The Libertarian as a Logical Thinker

An excerpt from my latest essay, on libertarian thinking as a process rather than as an outcome.

What I am suggesting is that libertarians, rather than defining ourselves in terms of what we believe is right, could instead define ourselves in terms of how one should arrive at beliefs about what is right. Our goal should be to rely as much as possible on logic and as little as possible on heuristic biases. If using these methods leads to the conclusions that are traditionally libertarian, fine. If not, then we should change our conclusions, not our methods.

I think it is best to read the entire essay.

8 thoughts on “The Libertarian as a Logical Thinker

  1. Rational thinking should be aspired to by thinkers of every political philosophy, and even if it’s true that libertarians are better at it on average, it doesn’t follow that rationality can define libertarianism. You can’t solve the “is-ought problem” by getting really *really* good at “is”.

    Rationality might be enough to effectively “merge” libertarianism with other goals, though. I used to think of “left-libertarianism” as libertarianism with more touchy-feely marketing, but I’ve seen a number of interesting arguments that suggest the possibility that you can honestly start out as a liberal (USA parlance) with respect to your preferred ends and logically come to very libertarian conclusions with respect to preferable means.

  2. I agree with your advice on approaching moral issues, although I think at its base morality is nothing but intuition. There is an is-ought gap, as Hume put it, and when that is reached argument must cease (or, at least, productive argument must cease).

    I also wonder why your essay appeals specifically to libertarians. If you’re not confident that libertarians are even slightly more likely to think logically, and if we ought to reject libertarian conclusions when they conflict with logic (I agree), then why not ask everyone to work more in System Two?

  3. What the essay doesn’t address is preferences (the “ought” identified by roystgnr above). If your preferences and my preferences conflict, then all the logical “System Two” type thinking you apply is not going to convince me of anything. Nor should it.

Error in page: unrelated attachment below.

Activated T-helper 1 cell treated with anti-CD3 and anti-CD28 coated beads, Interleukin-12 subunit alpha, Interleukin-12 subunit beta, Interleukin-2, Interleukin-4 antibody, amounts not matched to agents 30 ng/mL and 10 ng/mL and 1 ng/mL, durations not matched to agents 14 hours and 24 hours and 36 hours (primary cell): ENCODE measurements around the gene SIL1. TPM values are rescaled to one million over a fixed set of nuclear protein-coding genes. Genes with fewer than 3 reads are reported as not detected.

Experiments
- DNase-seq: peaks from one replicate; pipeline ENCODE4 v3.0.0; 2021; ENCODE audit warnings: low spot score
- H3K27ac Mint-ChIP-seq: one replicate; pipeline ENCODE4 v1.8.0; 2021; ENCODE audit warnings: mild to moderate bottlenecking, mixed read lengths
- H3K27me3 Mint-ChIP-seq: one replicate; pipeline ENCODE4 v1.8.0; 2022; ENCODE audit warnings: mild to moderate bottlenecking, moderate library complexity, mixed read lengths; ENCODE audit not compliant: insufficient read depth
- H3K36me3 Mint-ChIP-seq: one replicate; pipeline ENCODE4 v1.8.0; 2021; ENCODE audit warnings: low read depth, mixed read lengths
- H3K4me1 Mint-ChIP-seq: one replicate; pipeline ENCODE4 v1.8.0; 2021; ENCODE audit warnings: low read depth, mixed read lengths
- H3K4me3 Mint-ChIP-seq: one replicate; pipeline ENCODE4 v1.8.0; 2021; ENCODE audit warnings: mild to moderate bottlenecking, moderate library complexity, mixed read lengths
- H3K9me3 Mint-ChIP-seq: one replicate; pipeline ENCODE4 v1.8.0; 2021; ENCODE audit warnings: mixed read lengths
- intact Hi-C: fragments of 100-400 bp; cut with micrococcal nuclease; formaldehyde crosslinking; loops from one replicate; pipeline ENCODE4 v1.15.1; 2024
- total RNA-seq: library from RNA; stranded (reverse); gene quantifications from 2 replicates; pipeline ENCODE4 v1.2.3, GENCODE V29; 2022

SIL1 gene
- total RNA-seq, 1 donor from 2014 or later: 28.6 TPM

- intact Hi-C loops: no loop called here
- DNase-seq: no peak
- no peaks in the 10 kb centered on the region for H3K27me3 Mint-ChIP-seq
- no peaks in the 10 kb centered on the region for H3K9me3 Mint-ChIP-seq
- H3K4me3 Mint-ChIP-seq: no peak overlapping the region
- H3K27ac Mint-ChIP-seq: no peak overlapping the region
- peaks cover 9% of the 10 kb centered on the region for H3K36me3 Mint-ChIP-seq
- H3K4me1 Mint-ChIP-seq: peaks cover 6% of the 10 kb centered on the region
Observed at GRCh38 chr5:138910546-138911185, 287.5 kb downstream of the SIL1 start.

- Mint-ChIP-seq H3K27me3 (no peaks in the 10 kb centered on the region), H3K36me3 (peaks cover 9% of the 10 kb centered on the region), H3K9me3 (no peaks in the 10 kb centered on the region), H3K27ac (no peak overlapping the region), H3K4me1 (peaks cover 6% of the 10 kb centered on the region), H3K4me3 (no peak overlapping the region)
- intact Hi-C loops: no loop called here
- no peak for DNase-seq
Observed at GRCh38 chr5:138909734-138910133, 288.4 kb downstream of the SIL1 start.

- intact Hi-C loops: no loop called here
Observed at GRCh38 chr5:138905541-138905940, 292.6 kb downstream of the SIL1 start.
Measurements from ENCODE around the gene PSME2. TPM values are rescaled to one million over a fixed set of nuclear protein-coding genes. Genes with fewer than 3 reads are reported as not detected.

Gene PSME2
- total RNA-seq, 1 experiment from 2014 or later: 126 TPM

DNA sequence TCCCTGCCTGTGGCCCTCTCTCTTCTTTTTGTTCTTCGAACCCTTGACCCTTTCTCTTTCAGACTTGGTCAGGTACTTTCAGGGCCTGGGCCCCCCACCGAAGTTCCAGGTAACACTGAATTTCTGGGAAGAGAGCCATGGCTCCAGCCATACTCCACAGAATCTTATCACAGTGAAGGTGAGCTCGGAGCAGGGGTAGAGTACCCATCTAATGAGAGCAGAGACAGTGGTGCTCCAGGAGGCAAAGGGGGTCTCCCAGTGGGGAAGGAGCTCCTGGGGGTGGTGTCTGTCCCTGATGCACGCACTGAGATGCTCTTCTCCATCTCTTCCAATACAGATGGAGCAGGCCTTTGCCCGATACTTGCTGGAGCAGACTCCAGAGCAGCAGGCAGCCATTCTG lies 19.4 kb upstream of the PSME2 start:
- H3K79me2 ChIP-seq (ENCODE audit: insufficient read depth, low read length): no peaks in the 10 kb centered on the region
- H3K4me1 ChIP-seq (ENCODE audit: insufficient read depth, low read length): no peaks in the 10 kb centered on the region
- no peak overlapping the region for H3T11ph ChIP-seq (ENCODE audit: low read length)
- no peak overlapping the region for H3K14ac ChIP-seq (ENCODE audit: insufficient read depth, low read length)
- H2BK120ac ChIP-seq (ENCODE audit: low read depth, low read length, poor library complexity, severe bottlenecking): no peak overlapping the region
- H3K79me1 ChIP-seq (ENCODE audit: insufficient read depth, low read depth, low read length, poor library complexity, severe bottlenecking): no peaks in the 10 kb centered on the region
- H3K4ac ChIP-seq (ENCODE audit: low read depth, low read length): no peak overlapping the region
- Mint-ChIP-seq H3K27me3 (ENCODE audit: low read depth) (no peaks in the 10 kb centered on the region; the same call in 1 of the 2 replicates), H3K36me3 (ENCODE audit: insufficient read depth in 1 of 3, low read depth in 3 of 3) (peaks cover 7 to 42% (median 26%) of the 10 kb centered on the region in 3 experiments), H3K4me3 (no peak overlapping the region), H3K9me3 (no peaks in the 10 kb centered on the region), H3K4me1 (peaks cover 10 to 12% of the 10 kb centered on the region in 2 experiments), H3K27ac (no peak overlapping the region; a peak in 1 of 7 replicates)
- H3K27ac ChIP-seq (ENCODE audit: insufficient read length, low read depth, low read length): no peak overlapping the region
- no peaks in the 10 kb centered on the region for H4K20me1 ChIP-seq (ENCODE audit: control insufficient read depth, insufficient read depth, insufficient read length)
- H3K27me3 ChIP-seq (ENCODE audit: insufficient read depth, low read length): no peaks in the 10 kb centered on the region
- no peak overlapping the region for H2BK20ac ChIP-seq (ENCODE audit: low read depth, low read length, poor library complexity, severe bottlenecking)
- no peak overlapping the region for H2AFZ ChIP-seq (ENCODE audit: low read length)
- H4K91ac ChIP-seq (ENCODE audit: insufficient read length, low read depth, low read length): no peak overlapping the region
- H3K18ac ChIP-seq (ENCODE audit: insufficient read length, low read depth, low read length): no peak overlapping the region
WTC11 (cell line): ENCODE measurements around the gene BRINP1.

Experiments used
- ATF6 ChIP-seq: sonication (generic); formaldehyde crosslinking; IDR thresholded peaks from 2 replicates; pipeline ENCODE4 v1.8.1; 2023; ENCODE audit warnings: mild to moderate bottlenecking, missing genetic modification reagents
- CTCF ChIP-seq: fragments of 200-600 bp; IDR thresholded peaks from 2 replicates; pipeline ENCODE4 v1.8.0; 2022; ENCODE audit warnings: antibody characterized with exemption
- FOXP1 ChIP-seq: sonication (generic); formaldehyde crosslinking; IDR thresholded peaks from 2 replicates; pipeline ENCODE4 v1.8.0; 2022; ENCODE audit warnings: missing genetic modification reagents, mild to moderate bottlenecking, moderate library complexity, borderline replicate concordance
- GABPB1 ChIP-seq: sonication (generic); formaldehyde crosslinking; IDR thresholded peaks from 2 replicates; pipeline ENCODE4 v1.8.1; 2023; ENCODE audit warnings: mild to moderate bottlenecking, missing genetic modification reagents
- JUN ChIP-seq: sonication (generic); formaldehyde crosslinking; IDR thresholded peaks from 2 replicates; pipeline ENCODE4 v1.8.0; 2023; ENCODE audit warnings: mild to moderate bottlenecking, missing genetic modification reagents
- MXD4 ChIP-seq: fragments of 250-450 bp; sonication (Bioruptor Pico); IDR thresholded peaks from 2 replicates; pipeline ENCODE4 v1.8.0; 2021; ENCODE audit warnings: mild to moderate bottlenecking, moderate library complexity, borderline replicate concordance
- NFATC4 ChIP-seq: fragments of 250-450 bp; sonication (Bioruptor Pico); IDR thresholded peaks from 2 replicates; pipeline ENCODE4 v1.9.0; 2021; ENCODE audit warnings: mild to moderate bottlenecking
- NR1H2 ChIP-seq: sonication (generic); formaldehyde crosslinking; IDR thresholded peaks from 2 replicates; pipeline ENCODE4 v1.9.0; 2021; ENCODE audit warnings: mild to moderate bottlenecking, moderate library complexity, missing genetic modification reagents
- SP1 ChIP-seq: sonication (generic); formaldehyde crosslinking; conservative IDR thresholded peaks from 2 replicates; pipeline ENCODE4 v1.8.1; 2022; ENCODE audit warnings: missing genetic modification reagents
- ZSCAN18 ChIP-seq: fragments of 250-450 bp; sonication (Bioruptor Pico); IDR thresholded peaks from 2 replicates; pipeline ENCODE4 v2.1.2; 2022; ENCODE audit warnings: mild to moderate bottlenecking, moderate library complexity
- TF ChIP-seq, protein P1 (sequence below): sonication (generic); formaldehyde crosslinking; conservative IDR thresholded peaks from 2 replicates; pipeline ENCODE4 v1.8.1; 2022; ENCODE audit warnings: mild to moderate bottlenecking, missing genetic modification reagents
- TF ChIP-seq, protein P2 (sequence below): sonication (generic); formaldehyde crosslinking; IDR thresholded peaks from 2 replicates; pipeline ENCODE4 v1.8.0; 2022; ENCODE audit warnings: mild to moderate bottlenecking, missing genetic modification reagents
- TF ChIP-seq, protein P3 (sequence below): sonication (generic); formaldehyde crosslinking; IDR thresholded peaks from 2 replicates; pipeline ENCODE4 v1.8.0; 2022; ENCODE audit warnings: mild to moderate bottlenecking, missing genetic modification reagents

Basic premises for most substantial arguments also vary by thinker (per Sowell’s “Conflict of Visions”). If we can’t agree on, say, the perfectability of the human animal, then even pure and perfectly good logic will lead us to completely different conclusions.

    It seems to me that these are the sorts of things that keep the liberal/libertarian/conservative divide wide and growing, not lack of System Two type thinking. I suspect Krugman’s thinking is plenty logical, but his writing is based on achieving ideological goals because his preferences and assumptions are different than libertarians and conservatives.

    Lastly, the call for “System Two” thinking seems to me to echo Hayek’s “Fatal Conceit”. All of these debates occur under overwhelming complexity and uncertainty, and it’s far from clear that careful thought will do all that much better than heuristics anyway (which is to say that both will provide bad results most of the time).

  4. In contrast, I believe libertarians should find ways to articulate their beliefs that appeal to System One if they ever hope to expand their beliefs beyond the part of the population that Rodenberry represented as Spock in Star Trek.

    • That’s funny. I’ve often thought of Kling as a bit Spock-like.

      But yes, I think that’s extremely important to keep in mind that logic and clear thinking neither sells nor convinces large swaths of the population. Narratives sell and that’s because they can appeal to System One thinkers.

  5. Peter Abelard’s attempt to produce a complete philosophical system out of logic (ie, to reduce philosophy–the study of ultimate reality–to pure logic) is well chronicled in the early chapters of Gilson’s the Unity of Philosophical Experience.*

    Abelard was a great man, probably too great to see that what he was attempting was beyond his–or any man’s–grasp. While I respect logic, I would hesitate to repeat his enterprise.

    * Gilson’s book is fantastic. Highly recommended.

  6. In the free market do participants behave rationally as a result of determining the best rational course for themselves, and thus acting on it? Or is it the case that the institutions of the free market *impose* rationality on the actors? I would argue the latter not the former.

    Surely there is an analogous process taking place when we talk about our methodology for dealing with ideas. Just like the market is too complex for any individual to understand, the logical consequences of most ideas are often too complex to allow for any type of justification. In the absence of justification, how do we deal with ideas then?

    This is mostly what Karl Popper’s philosophy is about — I recommend I. E. Jarvie’s paper on this, “the Republic of Science”:
    http://fs1.law.keio.ac.jp/~popper/v7n1jarvie.html

    Rationality consists not of justifying one’s opinions, but merely in following certain institutional rules. Even the rules of logic — which mostly operate critically, can be considered instances of such an institutional structure.

    This view is actually very Hayekian, which goes a long way in explaining why Popper and Hayek found themselves such strong intellectual comrades.

    Most libertarians understand the importance of working with institutions in the face of uncertainty — while those who favor at least some degree of central planning often do not.